It took longer than expected to set up the Internet panel that was key for the work on module (a). This is why the research group initially concentrated on the other four modules.


Modules (a), (b), (c) and (e):
One key
question was whether financial losses or unemployment experiences during the crisis changed the balance between pay-as-you-go and funded pensions as the preferred pension system. While we found that the payas- you-go actually suffered more from the wage decline during the economic crisis than the returns of Riester pensions during the financial crisis, preferences changed to pay-as-you-go systems rather than funded pensions, reflecting changed perceptions and preferences against financial risks and a distinct status-quo bias (module e). We also showed that such biases are related to cognitive abilities and financial literacy (Bucher-Koenen and Ziegelmeyer 2011).

Module (d):

The purpose of the empirical work in this part of project A1 has been to measure the willingness to accept compensatory payments for policy reforms. In the first funding period we have collected data with two online surveys as part of the GIP and one offline survey. Two of the surveys study preferences for the abolishment of state subsidies for specific sectors: agriculture and culture (opera houses and theatres). The third survey studies the support for two labour market reforms that have been proposed by the German council of economic advisors (Sachverständigenrat) and by the Ifo Institute.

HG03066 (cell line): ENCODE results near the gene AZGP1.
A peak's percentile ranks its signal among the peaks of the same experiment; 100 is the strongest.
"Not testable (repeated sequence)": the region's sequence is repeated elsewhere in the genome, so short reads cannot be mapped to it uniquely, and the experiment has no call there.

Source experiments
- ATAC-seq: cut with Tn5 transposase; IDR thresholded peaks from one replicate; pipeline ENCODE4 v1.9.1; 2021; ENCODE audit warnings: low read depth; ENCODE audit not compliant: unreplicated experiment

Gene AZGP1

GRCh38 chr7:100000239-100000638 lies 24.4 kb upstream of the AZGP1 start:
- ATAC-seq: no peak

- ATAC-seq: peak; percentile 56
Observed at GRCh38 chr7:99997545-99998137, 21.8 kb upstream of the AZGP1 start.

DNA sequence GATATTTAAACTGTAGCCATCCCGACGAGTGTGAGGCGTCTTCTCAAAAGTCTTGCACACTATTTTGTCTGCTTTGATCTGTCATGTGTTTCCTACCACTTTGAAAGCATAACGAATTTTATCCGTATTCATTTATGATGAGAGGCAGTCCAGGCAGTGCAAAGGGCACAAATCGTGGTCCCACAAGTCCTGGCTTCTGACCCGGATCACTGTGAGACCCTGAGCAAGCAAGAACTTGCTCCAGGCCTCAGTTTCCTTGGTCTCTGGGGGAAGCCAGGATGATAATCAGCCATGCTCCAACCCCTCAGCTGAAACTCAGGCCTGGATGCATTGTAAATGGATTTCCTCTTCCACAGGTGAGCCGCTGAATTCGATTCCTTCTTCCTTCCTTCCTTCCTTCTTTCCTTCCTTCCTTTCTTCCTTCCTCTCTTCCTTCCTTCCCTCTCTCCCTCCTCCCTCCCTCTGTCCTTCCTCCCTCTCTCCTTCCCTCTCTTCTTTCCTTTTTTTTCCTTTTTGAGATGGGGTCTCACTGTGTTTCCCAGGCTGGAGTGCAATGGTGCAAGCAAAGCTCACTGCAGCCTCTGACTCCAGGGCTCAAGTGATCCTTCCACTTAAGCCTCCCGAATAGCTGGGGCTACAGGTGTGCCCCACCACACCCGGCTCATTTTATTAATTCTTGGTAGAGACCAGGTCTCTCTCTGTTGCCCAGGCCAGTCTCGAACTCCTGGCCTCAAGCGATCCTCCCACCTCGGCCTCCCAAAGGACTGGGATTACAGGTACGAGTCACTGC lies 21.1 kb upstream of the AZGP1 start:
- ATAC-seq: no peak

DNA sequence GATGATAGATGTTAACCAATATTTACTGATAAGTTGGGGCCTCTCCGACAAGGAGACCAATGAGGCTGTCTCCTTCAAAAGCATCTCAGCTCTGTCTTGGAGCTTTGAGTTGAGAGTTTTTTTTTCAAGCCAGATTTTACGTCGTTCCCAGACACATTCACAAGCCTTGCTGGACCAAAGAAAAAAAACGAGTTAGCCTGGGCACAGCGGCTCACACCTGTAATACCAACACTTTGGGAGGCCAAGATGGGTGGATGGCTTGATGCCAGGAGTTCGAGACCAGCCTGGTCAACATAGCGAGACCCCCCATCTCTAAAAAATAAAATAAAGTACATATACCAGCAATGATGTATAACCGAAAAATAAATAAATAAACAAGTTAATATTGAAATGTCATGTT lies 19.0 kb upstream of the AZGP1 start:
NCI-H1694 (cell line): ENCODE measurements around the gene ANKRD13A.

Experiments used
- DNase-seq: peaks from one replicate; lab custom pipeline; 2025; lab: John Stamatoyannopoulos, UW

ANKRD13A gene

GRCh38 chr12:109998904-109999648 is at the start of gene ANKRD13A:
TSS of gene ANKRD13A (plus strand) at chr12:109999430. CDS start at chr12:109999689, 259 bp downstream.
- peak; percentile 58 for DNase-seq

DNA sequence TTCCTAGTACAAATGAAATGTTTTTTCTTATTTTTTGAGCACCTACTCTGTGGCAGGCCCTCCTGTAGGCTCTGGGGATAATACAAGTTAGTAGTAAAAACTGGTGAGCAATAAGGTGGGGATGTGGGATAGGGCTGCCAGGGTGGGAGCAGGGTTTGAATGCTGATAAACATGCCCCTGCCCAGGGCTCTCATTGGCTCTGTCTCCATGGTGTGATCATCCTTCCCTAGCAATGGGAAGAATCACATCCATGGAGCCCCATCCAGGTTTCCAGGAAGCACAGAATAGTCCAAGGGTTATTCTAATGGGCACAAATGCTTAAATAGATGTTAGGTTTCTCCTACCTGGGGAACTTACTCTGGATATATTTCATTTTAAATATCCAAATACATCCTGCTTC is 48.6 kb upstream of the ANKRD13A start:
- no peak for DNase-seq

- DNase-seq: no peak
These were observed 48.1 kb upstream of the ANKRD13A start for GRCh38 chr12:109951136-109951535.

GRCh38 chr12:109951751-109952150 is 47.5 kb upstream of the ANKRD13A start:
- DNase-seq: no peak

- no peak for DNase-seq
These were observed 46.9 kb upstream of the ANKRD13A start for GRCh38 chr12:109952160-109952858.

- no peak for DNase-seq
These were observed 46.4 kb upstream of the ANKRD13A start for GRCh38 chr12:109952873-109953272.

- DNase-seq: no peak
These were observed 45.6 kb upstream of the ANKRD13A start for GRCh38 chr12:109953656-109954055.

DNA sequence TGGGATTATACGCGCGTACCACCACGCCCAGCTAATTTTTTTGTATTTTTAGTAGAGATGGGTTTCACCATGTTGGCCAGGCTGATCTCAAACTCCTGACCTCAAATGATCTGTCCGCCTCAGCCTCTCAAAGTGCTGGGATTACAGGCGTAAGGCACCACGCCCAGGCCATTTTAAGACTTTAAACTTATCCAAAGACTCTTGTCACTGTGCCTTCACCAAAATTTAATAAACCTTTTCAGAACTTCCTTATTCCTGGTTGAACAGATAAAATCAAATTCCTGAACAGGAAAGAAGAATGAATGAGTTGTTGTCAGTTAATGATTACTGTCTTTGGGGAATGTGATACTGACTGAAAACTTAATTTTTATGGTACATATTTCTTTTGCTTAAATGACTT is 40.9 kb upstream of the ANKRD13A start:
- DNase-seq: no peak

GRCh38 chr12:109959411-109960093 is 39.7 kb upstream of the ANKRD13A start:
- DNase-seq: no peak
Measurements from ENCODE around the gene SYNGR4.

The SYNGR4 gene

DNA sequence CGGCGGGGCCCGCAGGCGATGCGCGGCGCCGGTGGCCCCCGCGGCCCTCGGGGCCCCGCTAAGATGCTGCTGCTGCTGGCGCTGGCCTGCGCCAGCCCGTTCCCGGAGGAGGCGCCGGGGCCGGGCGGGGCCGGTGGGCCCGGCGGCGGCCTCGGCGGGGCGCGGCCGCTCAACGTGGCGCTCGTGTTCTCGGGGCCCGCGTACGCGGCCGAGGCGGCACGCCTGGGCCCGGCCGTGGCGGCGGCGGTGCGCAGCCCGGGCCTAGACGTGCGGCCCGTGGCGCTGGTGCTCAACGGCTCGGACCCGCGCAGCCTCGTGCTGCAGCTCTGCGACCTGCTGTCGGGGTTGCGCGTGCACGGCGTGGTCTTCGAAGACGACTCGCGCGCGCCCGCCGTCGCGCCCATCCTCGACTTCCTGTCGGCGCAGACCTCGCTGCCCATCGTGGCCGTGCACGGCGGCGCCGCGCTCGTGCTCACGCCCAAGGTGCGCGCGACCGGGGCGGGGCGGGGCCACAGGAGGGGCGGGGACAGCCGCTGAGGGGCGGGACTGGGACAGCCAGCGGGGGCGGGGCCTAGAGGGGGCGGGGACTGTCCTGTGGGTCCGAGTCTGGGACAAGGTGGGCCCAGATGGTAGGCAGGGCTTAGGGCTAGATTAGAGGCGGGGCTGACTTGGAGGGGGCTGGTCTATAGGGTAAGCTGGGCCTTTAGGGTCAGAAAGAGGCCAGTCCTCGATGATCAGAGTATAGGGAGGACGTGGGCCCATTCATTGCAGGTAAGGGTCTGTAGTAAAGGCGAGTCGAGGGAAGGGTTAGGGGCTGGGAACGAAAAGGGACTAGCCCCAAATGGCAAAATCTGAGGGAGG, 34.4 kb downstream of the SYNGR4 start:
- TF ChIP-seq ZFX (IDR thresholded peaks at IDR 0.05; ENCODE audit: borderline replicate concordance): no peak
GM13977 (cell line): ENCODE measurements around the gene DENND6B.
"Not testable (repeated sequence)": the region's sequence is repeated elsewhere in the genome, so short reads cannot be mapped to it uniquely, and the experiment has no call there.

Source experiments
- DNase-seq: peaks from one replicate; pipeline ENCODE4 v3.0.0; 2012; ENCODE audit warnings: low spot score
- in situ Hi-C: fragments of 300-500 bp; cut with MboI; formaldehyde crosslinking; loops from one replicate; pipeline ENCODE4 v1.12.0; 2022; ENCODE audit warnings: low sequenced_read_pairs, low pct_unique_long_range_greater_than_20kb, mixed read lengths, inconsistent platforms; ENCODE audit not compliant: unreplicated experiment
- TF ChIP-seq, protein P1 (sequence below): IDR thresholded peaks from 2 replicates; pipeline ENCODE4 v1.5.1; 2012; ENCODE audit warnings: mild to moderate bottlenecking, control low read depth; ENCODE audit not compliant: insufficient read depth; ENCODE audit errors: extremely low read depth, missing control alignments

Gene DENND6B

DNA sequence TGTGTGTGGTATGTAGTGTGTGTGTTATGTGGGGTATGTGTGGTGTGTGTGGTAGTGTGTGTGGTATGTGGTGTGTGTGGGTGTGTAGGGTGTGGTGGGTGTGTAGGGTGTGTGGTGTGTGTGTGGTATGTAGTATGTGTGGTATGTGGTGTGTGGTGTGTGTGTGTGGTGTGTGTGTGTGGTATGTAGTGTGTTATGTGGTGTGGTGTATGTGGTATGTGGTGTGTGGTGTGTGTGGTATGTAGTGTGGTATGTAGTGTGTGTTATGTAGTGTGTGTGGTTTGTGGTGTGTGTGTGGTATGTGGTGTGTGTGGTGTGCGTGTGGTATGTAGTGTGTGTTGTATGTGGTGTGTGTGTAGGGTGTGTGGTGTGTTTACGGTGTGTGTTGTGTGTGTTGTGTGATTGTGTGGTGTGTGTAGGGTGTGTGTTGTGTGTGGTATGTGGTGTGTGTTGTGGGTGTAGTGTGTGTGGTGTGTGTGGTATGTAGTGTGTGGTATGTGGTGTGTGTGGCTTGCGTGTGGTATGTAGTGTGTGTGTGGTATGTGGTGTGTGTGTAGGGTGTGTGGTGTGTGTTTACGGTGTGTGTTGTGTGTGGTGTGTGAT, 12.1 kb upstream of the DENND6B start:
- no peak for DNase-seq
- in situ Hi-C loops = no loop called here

One of the objectives of project A1 was to run offline surveys on the willingness to accept sector-specific reforms. The empirical paper by Hans Peter Grüner and Daniel Müller (2013) measures empirically the size of political information rents in the agricultural sector. The paper develops a method to estimate political information rents of losers of a reform, which explicitly accounts for the reluctance of reform winners to reveal their willingness to accept. We apply our approach to the case of the 2003/2005 European agricultural reform using uniquely gathered survey data from farmers in Lower Saxony, Germany.